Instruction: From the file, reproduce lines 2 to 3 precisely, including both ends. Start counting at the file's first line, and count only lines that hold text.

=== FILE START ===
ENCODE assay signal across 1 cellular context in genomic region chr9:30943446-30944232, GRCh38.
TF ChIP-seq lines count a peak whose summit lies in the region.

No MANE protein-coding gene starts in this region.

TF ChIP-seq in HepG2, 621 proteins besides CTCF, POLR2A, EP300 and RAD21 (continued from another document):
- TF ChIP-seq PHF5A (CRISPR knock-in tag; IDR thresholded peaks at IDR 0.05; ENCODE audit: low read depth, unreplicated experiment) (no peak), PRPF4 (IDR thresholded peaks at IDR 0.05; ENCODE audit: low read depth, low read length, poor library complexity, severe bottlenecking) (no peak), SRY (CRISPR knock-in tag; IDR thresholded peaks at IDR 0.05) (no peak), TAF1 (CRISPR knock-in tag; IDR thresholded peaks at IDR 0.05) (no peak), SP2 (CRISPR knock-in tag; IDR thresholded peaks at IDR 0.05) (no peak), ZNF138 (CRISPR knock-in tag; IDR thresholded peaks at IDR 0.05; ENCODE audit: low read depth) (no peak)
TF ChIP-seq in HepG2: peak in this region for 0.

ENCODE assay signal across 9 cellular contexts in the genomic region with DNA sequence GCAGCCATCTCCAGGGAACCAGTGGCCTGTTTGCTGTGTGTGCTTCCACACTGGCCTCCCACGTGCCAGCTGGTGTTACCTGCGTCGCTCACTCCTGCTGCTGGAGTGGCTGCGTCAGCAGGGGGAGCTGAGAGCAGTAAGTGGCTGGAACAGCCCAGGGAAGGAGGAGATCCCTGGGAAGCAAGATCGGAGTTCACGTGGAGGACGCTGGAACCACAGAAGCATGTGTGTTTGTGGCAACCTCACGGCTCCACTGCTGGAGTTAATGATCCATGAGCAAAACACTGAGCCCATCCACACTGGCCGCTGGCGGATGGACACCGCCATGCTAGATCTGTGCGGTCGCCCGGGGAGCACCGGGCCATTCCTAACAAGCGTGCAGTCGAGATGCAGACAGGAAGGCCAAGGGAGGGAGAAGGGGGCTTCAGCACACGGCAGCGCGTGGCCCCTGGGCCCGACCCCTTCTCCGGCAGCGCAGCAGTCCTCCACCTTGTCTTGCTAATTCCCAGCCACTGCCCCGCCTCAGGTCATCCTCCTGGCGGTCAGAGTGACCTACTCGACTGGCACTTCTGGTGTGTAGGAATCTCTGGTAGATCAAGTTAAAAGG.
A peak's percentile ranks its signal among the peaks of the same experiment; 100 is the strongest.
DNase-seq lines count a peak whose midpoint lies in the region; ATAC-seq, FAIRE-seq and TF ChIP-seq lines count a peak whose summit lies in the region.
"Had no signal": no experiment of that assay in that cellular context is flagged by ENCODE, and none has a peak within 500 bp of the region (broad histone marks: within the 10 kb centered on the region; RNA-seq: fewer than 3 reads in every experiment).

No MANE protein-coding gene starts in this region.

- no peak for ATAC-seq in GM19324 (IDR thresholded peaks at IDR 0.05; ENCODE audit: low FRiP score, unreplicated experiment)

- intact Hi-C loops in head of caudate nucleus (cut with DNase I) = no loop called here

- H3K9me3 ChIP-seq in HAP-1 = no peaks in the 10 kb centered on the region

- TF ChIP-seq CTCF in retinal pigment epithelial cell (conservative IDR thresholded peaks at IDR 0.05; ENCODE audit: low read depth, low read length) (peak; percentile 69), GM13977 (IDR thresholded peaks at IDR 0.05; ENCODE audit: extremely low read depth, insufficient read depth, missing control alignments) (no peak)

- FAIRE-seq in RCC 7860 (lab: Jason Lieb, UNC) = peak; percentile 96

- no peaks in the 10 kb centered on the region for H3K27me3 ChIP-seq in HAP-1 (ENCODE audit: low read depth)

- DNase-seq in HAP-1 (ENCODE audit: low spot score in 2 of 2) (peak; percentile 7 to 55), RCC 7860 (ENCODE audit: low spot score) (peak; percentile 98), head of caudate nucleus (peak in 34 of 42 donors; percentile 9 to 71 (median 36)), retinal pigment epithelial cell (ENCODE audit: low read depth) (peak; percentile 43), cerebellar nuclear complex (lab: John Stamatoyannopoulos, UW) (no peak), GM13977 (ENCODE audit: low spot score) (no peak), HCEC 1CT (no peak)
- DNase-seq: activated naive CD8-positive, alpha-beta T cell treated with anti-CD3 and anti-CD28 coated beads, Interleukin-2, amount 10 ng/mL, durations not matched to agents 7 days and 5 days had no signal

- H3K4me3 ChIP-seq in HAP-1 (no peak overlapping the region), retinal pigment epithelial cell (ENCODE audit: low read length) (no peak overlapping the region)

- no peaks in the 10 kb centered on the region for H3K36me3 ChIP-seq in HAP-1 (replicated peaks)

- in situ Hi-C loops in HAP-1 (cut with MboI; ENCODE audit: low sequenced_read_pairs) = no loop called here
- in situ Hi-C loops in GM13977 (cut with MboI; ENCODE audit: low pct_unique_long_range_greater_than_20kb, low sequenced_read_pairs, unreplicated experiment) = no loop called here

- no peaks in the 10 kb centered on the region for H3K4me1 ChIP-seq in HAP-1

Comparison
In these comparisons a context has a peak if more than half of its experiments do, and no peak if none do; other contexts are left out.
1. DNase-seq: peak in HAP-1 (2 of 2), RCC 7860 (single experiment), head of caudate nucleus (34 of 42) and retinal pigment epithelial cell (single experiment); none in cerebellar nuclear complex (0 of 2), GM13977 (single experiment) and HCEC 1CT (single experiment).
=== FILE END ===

TF ChIP-seq lines count a peak whose summit lies in the region.

No MANE protein-coding gene starts in this region.